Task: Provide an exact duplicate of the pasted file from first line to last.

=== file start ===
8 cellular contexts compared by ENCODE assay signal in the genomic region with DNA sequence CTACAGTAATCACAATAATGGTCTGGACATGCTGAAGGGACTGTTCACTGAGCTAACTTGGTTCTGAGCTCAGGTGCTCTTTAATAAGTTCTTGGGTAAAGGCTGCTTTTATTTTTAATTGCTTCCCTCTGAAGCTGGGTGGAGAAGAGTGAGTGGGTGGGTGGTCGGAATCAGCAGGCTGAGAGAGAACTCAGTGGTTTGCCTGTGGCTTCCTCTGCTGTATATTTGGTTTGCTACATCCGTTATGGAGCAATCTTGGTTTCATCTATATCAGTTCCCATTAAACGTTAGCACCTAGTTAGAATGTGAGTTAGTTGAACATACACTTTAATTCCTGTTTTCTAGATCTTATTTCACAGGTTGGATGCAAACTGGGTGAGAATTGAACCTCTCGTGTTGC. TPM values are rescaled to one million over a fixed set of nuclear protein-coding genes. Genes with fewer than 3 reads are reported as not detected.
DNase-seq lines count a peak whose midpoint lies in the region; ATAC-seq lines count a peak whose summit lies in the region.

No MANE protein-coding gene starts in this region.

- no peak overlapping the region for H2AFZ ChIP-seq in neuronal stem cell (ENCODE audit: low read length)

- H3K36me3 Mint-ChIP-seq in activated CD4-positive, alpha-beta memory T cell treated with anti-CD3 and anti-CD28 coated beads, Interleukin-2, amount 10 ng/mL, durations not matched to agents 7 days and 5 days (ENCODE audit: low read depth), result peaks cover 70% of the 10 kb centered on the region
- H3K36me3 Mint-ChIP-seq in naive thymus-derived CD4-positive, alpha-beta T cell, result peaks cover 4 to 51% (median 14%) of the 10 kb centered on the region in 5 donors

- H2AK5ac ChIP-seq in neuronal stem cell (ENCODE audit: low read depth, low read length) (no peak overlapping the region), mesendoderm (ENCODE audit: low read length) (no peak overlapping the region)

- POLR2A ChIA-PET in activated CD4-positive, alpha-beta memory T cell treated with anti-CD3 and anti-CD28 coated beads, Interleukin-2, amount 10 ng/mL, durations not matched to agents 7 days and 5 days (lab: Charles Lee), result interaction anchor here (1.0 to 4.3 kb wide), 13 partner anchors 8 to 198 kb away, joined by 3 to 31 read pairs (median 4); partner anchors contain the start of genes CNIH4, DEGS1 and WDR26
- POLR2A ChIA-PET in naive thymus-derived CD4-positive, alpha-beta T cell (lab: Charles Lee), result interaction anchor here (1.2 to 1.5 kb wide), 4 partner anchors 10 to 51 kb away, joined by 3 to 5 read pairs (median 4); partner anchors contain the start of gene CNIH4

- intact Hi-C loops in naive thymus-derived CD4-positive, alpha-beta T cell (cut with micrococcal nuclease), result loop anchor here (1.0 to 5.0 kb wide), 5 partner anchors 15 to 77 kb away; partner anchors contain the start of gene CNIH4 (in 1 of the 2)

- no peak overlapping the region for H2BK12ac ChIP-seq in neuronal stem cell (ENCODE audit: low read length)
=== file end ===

8 cellular contexts compared by ENCODE assay signal in the genomic region with DNA sequence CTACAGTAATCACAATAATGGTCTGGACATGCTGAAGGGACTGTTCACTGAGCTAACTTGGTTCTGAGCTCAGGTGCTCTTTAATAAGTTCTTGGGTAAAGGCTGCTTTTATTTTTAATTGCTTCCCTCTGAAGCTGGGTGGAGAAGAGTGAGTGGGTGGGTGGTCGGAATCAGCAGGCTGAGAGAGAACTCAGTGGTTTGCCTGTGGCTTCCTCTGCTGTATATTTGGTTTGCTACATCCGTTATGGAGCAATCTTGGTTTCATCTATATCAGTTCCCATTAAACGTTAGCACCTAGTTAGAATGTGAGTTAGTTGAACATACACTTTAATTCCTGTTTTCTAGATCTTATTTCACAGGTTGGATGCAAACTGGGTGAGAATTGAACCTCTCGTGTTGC. TPM values are rescaled to one million over a fixed set of nuclear protein-coding genes. Genes with fewer than 3 reads are reported as not detected.
DNase-seq lines count a peak whose midpoint lies in the region; ATAC-seq lines count a peak whose summit lies in the region.

No MANE protein-coding gene starts in this region.

- no peak overlapping the region for H2AFZ ChIP-seq in neuronal stem cell (ENCODE audit: low read length)

- H3K36me3 Mint-ChIP-seq in activated CD4-positive, alpha-beta memory T cell treated with anti-CD3 and anti-CD28 coated beads, Interleukin-2, amount 10 ng/mL, durations not matched to agents 7 days and 5 days (ENCODE audit: low read depth), result peaks cover 70% of the 10 kb centered on the region
- H3K36me3 Mint-ChIP-seq in naive thymus-derived CD4-positive, alpha-beta T cell, result peaks cover 4 to 51% (median 14%) of the 10 kb centered on the region in 5 donors

- H2AK5ac ChIP-seq in neuronal stem cell (ENCODE audit: low read depth, low read length) (no peak overlapping the region), mesendoderm (ENCODE audit: low read length) (no peak overlapping the region)

- POLR2A ChIA-PET in activated CD4-positive, alpha-beta memory T cell treated with anti-CD3 and anti-CD28 coated beads, Interleukin-2, amount 10 ng/mL, durations not matched to agents 7 days and 5 days (lab: Charles Lee), result interaction anchor here (1.0 to 4.3 kb wide), 13 partner anchors 8 to 198 kb away, joined by 3 to 31 read pairs (median 4); partner anchors contain the start of genes CNIH4, DEGS1 and WDR26
- POLR2A ChIA-PET in naive thymus-derived CD4-positive, alpha-beta T cell (lab: Charles Lee), result interaction anchor here (1.2 to 1.5 kb wide), 4 partner anchors 10 to 51 kb away, joined by 3 to 5 read pairs (median 4); partner anchors contain the start of gene CNIH4

- intact Hi-C loops in naive thymus-derived CD4-positive, alpha-beta T cell (cut with micrococcal nuclease), result loop anchor here (1.0 to 5.0 kb wide), 5 partner anchors 15 to 77 kb away; partner anchors contain the start of gene CNIH4 (in 1 of the 2)

- no peak overlapping the region for H2BK12ac ChIP-seq in neuronal stem cell (ENCODE audit: low read length)